Two or three years ago, "stress" was the buzz word in employment law.
In fact, you might say that employment lawyers everywhere were very stressed about it.
A trilogy of successful stress claims (resulting in large awards of compensation for employees), and an amendment to the health and safety legislation to confirm stress as a potential workplace "hazard", combined to draw significant attention to this area.
Some commentators said that stress was destined to be the next workplace epidemic - an RSI for the new century.
But, apart from a couple of successful cases, there have been very few signs of an epidemic in this area. And a recent case gives support to the view that the floodgates of litigation may not be about to open.
The applicant in A v Child Youth & Family Services (Unreported, Employment Relations Authority, Wellington, 22 December 2005) had been employed by CYFS since 1998. Since 2001 she had worked as a social worker.
For several months in the early part of 2003 she took leave from her job to complete her Masters thesis. During this period of study leave she became ill. After she returned to work in July 2003 she took various periods of sick leave. The Authority's judgment records that during this time the applicant was suffering from a number of difficulties - including marital issues, and various family problems.
By the late part of 2003 things started to go wrong in the employment relationship. The employer raised a performance issue. For her part, the applicant presented a medical certificate confirming that she could only work limited hours, and was no longer suitable for "critical front line work".
In November 2003 the applicant presented a further medical certificate. This time, it indicated the existence of stress-related issues. After presenting the certificate, the applicant took no time off from work. Her employer took ten days to respond to the medical certificate. Finally, she left work on 4 December 2003 and never returned. She took sick leave until 12 January 2005, and was then given leave without pay until she was medically retired in April 2005.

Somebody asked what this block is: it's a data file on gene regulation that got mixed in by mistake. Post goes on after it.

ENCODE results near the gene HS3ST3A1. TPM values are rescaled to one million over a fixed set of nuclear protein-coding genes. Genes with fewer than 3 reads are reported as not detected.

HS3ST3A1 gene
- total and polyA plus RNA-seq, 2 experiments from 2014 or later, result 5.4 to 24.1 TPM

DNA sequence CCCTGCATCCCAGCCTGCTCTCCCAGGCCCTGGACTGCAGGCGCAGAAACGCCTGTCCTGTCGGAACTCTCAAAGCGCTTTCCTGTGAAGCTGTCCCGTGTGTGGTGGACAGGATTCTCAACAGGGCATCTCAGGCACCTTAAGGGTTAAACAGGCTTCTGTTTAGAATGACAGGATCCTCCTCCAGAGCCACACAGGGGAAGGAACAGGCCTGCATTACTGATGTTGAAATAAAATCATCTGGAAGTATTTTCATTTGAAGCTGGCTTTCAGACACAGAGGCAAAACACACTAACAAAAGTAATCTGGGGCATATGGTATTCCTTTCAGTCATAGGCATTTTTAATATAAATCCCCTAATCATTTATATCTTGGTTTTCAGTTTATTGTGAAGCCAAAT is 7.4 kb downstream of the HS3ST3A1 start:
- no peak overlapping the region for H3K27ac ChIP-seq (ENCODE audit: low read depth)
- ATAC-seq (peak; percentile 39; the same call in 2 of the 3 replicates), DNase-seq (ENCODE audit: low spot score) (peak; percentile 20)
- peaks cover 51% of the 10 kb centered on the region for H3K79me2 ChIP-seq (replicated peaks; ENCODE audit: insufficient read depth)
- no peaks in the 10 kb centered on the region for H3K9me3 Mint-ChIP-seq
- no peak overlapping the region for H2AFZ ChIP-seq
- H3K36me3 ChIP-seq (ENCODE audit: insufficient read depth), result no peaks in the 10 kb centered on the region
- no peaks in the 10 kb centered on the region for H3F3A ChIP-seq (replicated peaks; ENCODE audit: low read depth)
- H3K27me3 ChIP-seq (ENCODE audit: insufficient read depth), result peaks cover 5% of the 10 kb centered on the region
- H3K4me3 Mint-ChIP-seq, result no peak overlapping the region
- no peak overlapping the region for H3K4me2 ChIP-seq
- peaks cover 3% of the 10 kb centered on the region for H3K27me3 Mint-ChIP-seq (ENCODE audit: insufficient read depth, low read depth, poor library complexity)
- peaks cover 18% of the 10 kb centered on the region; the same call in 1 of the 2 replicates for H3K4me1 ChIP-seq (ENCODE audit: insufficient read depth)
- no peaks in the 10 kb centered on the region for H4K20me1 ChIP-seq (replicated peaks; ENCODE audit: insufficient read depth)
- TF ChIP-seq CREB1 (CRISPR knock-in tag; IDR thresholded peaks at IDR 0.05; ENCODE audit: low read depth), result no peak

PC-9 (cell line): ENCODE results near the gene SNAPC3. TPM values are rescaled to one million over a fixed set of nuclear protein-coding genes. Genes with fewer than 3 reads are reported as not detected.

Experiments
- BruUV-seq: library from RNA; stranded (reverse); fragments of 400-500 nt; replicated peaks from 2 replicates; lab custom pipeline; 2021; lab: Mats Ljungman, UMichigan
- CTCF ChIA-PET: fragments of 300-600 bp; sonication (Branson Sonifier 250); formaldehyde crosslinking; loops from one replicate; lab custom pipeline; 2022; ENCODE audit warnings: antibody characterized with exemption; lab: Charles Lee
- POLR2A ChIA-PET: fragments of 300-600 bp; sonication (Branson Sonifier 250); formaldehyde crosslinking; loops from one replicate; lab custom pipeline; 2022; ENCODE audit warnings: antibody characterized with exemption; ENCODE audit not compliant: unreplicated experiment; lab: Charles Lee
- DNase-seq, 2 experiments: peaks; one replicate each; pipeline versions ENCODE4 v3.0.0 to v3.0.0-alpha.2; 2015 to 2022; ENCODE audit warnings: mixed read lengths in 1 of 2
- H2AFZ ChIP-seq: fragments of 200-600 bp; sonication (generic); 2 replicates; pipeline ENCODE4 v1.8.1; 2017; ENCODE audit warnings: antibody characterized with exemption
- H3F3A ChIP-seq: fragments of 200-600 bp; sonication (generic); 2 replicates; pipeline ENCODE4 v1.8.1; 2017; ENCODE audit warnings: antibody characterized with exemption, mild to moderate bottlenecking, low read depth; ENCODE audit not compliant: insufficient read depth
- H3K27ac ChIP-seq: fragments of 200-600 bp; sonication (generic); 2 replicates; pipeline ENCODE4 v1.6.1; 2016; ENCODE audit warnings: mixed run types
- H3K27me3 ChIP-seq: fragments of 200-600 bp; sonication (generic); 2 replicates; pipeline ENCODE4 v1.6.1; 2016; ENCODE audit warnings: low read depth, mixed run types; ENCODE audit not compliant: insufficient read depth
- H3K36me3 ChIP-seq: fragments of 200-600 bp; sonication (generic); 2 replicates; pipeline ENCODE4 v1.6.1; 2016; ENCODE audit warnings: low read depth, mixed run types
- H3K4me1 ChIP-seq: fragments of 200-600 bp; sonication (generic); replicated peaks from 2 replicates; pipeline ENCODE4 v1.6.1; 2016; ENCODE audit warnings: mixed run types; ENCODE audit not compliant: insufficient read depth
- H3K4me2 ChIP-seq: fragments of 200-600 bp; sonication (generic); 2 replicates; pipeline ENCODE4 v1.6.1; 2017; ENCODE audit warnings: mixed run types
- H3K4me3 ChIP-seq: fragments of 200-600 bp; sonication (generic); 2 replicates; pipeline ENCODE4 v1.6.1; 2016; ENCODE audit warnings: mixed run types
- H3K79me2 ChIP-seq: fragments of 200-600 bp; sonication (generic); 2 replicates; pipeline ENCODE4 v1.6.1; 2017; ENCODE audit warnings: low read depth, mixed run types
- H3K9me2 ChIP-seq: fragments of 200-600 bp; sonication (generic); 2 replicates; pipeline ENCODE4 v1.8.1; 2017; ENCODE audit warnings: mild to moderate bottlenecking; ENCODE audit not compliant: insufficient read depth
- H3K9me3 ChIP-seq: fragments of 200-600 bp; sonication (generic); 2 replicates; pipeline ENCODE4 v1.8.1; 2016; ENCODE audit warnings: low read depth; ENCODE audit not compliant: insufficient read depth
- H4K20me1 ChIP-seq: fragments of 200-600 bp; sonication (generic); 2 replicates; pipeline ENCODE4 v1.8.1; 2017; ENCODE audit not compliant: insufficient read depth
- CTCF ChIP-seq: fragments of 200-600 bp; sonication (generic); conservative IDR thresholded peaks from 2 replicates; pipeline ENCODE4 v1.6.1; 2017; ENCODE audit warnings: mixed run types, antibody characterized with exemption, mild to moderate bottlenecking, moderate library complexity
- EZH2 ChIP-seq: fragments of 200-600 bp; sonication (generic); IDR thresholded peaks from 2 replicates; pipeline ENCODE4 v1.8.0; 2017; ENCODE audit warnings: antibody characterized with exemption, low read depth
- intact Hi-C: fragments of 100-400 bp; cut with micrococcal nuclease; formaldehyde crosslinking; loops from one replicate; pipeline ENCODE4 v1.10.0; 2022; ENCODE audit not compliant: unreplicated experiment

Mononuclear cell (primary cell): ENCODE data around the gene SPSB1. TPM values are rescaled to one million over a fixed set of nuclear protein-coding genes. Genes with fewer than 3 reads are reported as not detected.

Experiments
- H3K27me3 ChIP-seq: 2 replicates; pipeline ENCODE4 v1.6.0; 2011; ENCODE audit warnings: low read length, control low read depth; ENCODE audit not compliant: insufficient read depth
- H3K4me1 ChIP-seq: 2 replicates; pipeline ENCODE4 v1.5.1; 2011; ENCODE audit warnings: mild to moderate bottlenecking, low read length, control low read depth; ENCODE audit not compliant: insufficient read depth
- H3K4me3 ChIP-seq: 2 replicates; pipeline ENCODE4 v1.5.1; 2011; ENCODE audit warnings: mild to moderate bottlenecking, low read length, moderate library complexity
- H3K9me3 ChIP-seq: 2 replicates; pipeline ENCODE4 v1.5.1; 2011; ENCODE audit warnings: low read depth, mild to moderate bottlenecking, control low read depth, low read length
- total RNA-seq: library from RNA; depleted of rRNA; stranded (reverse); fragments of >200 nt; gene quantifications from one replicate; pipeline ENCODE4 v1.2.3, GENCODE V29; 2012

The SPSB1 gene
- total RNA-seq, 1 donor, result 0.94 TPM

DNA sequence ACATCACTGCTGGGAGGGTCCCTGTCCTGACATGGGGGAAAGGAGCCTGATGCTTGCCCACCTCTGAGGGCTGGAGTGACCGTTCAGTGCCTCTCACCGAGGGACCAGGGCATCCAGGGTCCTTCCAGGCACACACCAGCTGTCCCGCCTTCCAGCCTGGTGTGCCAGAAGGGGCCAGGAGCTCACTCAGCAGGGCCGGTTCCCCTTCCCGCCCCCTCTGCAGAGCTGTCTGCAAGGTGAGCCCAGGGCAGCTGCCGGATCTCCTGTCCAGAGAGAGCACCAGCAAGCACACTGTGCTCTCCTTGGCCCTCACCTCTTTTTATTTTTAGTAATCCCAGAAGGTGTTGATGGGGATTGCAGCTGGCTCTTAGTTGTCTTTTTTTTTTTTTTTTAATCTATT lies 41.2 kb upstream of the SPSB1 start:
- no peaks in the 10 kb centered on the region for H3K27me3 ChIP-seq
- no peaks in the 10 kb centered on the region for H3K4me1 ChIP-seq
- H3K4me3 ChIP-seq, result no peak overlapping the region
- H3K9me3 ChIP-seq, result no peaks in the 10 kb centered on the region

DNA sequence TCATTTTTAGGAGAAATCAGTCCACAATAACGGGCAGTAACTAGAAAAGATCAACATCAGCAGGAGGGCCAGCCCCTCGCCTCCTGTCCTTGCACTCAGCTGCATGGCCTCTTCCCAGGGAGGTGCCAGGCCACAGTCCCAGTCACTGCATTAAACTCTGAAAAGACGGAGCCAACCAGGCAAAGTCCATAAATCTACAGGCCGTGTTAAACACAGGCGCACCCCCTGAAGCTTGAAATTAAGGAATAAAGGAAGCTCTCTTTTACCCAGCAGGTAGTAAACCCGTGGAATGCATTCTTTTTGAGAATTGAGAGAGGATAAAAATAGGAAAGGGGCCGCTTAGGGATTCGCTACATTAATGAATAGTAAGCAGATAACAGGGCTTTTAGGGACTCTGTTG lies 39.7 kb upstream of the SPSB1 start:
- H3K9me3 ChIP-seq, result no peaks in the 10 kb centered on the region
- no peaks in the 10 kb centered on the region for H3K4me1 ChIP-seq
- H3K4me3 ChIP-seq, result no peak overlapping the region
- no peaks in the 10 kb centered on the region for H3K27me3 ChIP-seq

The applicant brought a claim against her employer, alleging that it had caused or contributed to her stress-related harm. She sought compensation for her expected future losses (being the period which she expected to be unable to work).
On this claim, the applicant failed. The Authority found that, whilst her job involved inherently stressful work, the employer had not failed in its obligations to take reasonable care for her. It had provided her with adequate supervision. She had not previously raised any health issues around her job, and her workload appeared to be within the normal range. On this basis, the Authority concluded that the employer had acted reasonably in asking the applicant to do her job - and had not failed in any obligation to safeguard her health.
Further, the Authority expressed some doubts about causation. It said that other factors (particularly related to the applicant's personal and family life) were likely to have contributed to her condition.
On this basis, the applicant failed in her substantive claim. Put simply, the Authority found that the employer could not be held responsible for causing the employee's harm.
There was, however, more.
The Authority was critical of the 10 day period which had elapsed after the applicant provided her medical certificate in November 2003. The Authority said that the employer should have done better - and should have reacted quicker once it had been alerted to the seriousness of her condition. By failing to take the matter up more immediately, the Authority said that the employer had caused the applicant unreasonable distress - which, at that time, might have led her to a conclusion that her concerns had fallen on deaf ears. The Authority ordered the employer to pay her $15,000 to compensate for this distress.
This case serves to illustrate two significant things. First, even where an employee has legitimately suffered harm related to stress, an employer will not necessarily be automatically liable to pay compensation. The employee has to show that the employer failed in some aspect of its obligation to safeguard the employee from this harm - and, further, issues of causation may arise where there are other factors that may have caused the harm. Secondly, even where the employer is not responsible for causing the harm, it must react quickly upon becoming aware of it. In this case, the employer's delay led to the imposition of an award against it.